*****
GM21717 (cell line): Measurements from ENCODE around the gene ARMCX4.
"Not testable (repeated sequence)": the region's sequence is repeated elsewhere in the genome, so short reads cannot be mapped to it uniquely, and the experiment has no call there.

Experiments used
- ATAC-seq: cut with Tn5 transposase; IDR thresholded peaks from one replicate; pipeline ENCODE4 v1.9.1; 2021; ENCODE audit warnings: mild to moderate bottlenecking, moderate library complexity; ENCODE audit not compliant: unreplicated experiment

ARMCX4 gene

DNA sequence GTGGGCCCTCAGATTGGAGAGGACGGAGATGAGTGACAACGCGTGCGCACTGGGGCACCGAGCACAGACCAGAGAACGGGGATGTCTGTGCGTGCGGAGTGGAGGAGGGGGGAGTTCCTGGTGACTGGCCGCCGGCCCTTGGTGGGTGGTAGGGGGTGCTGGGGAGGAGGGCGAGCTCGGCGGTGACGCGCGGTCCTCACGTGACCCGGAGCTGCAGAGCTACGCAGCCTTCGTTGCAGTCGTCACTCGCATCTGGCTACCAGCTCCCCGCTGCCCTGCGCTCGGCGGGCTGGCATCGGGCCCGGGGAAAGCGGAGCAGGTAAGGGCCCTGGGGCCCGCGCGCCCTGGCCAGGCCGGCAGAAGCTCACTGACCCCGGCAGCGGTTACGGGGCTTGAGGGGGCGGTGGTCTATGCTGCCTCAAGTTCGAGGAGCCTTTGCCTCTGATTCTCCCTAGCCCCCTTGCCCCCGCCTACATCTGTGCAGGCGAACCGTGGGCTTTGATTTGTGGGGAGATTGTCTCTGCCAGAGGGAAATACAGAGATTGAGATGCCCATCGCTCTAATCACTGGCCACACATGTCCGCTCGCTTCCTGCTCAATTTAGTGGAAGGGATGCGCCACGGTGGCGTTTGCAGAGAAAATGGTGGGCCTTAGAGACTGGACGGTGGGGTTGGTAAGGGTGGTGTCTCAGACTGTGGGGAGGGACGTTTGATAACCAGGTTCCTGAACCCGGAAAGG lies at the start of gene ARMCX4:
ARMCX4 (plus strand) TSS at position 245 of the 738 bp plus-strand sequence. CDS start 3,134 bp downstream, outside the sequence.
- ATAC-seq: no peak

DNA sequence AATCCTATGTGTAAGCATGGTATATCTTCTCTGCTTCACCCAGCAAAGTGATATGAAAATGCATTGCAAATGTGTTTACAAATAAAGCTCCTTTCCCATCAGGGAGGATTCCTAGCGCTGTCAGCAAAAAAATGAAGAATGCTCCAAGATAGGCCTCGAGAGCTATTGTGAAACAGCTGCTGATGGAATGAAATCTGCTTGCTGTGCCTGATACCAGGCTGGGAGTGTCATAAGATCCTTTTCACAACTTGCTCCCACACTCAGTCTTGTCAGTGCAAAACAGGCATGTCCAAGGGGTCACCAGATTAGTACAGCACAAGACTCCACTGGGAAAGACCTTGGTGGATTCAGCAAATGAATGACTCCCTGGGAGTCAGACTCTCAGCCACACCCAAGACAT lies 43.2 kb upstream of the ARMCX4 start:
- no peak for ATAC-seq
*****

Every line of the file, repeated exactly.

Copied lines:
GM21717 (cell line): Measurements from ENCODE around the gene ARMCX4.
"Not testable (repeated sequence)": the region's sequence is repeated elsewhere in the genome, so short reads cannot be mapped to it uniquely, and the experiment has no call there.

Experiments used
- ATAC-seq: cut with Tn5 transposase; IDR thresholded peaks from one replicate; pipeline ENCODE4 v1.9.1; 2021; ENCODE audit warnings: mild to moderate bottlenecking, moderate library complexity; ENCODE audit not compliant: unreplicated experiment

ARMCX4 gene

DNA sequence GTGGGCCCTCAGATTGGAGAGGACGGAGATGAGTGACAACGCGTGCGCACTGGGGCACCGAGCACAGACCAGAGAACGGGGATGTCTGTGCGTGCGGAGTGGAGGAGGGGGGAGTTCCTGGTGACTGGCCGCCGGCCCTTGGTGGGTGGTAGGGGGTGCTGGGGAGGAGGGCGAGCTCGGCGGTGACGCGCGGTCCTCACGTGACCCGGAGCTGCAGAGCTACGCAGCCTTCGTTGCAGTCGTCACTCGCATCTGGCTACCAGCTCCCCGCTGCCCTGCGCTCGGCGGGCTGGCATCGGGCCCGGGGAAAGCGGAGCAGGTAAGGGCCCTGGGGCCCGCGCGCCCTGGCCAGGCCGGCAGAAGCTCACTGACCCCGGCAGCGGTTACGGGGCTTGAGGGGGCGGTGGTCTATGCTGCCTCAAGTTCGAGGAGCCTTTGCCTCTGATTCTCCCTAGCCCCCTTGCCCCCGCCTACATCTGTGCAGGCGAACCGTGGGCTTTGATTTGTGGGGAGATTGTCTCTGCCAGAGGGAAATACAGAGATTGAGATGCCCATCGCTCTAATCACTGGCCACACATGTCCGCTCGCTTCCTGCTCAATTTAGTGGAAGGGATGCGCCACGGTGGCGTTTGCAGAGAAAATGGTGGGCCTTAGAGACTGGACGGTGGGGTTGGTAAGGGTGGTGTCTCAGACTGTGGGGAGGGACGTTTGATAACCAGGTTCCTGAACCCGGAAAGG lies at the start of gene ARMCX4:
ARMCX4 (plus strand) TSS at position 245 of the 738 bp plus-strand sequence. CDS start 3,134 bp downstream, outside the sequence.
- ATAC-seq: no peak

DNA sequence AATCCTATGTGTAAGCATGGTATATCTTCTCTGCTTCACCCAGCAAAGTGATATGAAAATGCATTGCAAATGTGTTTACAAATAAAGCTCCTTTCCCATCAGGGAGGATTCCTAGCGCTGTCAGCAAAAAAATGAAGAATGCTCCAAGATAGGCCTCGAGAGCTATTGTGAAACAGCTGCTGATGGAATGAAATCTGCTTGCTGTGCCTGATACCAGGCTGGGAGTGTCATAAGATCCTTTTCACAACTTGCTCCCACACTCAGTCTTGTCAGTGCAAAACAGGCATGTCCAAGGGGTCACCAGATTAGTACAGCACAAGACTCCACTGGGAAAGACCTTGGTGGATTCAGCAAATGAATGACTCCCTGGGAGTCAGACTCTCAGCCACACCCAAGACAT lies 43.2 kb upstream of the ARMCX4 start:
- no peak for ATAC-seq